An AM Voyage: Seeking Additive Manufacturing’s Next-Gen Metals for Ship-Based Repair
A research team at the University of Pittsburgh’s Swanson School of Engineering is using computational materials design to create new high-strength steels for the United States Navy.
At the height of the Pacific War during WWII, the abilities of American crews to perform damage control on U.S. battleships represented a tremendous advantage over the Imperial Japanese Navy. Most notable, perhaps, were the herculean efforts to repair the USS Yorktown after it suffered a direct hit from a Japanese torpedo during the Battle of the Coral Sea. Soon afterward, U.S. naval intelligence learned that the Japanese were mounting a major offensive in the Midway Atoll northwest of the Hawaiian Islands, and the news sent crewmembers of the Yorktown scrambling to repair and ready the massive aircraft carrier for battle once again. It is in part due to those efforts that the Battle of Midway is today remembered as a decisive American victory and a turning point of the war.
More than 70 years later, damage control—including the real-time manufacturing of parts and components—remains a key focus of the U.S. Navy’s Office of Naval Research (ONR). And, as evidenced by a recent $449,000 grant to the University of Pittsburgh’s Swanson School of Engineering, additive manufacturing promises to play an outsized role in these efforts.
Dr. Wei Xiong, assistant professor in the school’s Department of Mechanical Engineering and Materials Science, helped his research team secure the three-year grant. The team hopes to design, develop, and optimize new alloy compositions for additive manufacturing that can accomplish two critical functions: resist corrosion in maritime environments, and enable rapid, in situ production of parts for maintenance and repair.
The challenge faced by Dr. Xiong and his team is the same challenge faced by metal additive manufacturing writ large: the rapid heating and cooling processes used to create a metal part additively will result in different microstructures—and thus different mechanical properties of the part—than if the same part was produced by traditional manufacturing techniques such as casting. Xiong and his team are therefore taking a materials science approach by first studying how additive processing influences the microstructures of alloy compositions.
Xiong likens the process to a linking chain. By designing an alloy composition specifically for a direct metal laser sintering (DMLS) process—a requirement of ONR’s proposal—Xiong and his team hope to equal or better the mechanical properties of steel parts produced by traditional manufacturing methods. “We have processing influencing the microstructure, and the microstructure influencing the materials properties,” Xiong says. “Usually for getting very good materials, people focus on improving the mechanical properties, like strength. Through our materials science, we know that additive processing actually influences the microstructure in the alloys first, which in turn influences the mechanical properties.”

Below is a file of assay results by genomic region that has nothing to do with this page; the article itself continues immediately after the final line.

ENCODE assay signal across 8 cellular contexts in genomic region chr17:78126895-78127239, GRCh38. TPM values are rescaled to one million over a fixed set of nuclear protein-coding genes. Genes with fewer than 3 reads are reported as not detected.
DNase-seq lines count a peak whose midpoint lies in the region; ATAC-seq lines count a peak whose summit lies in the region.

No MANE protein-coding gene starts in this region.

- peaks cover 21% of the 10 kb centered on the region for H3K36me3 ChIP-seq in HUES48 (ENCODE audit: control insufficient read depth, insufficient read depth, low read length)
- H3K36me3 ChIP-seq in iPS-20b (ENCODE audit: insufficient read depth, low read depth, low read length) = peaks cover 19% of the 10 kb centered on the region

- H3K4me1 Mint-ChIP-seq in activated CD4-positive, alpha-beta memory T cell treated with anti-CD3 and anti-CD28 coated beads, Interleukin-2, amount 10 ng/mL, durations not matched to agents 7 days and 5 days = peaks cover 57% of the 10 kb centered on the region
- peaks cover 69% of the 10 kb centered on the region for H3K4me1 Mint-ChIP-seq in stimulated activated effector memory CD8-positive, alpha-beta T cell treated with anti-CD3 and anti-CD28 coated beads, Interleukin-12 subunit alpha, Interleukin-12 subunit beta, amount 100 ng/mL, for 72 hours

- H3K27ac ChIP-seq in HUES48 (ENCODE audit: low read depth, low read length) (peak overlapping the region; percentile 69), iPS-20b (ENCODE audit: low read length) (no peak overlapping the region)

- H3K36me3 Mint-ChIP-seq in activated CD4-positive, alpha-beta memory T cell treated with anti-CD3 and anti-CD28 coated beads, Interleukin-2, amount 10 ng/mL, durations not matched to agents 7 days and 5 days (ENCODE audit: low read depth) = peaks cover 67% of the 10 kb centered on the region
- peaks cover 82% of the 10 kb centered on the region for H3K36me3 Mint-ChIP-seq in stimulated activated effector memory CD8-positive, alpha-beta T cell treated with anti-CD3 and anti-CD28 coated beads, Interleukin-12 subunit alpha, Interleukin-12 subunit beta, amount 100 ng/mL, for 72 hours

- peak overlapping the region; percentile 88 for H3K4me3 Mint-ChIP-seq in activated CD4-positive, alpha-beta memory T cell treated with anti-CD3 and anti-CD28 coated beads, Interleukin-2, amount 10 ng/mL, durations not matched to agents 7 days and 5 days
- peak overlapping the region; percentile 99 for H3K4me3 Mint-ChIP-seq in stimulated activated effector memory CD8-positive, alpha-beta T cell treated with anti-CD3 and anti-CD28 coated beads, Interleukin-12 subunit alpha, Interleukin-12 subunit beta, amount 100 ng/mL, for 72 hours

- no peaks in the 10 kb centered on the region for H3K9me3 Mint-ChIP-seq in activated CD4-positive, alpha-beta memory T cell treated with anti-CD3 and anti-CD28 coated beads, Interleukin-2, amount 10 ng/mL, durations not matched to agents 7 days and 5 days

To achieve this goal, Xiong and his team are employing computational modeling methods that utilize Calculation of Phase Diagrams (CALPHAD —a technique for computational thermodynamics and diffusion in materials science) and integrated computational materials engineering (ICME) to aid materials development and process improvements. Xiong says that roughly 60 percent of his team’s research involves modeling and simulations for developing new materials, while 40 percent involves experimentation and validation processes. “When doing pure computation,” Xiong says, “you always have some difference between the prediction and the experiments. So, we have our Physical Metallurgy and Materials Design Laboratory where we can create, print, and validate an alloy to support our simulation, then those results are used to calibrate our model.”
Using HSLA-100 as a reference for the mechanical properties sought by ONR, Xiong and his team plan to create new powder alloys and build test components through DMLS processing. The team will then perform tensile tests and slice the component into pieces to investigate the part’s microstructure. Any differences between their computer model predictions and the experimental observations will be used to calibrate their simulation models. The process represents a closed loop between the prediction, verification and calibration.
Ultimately, what the Navy seeks is a powder alloy that exhibits the same mechanical properties as an HSLA steel—but one more resistant to corrosion—that can be stored along with 3D printers aboard their vessels. The cost saving opportunities of such an outcome, of course, would be tremendous—as well as transferable to other industries. It’s an exciting proposition for all involved.
3D printing became established in manufacturing thanks to its use initially for making prototype parts. But as Xiong says, “We are trying something new. We are using additive manufacturing processes to help us design prototype alloys.”
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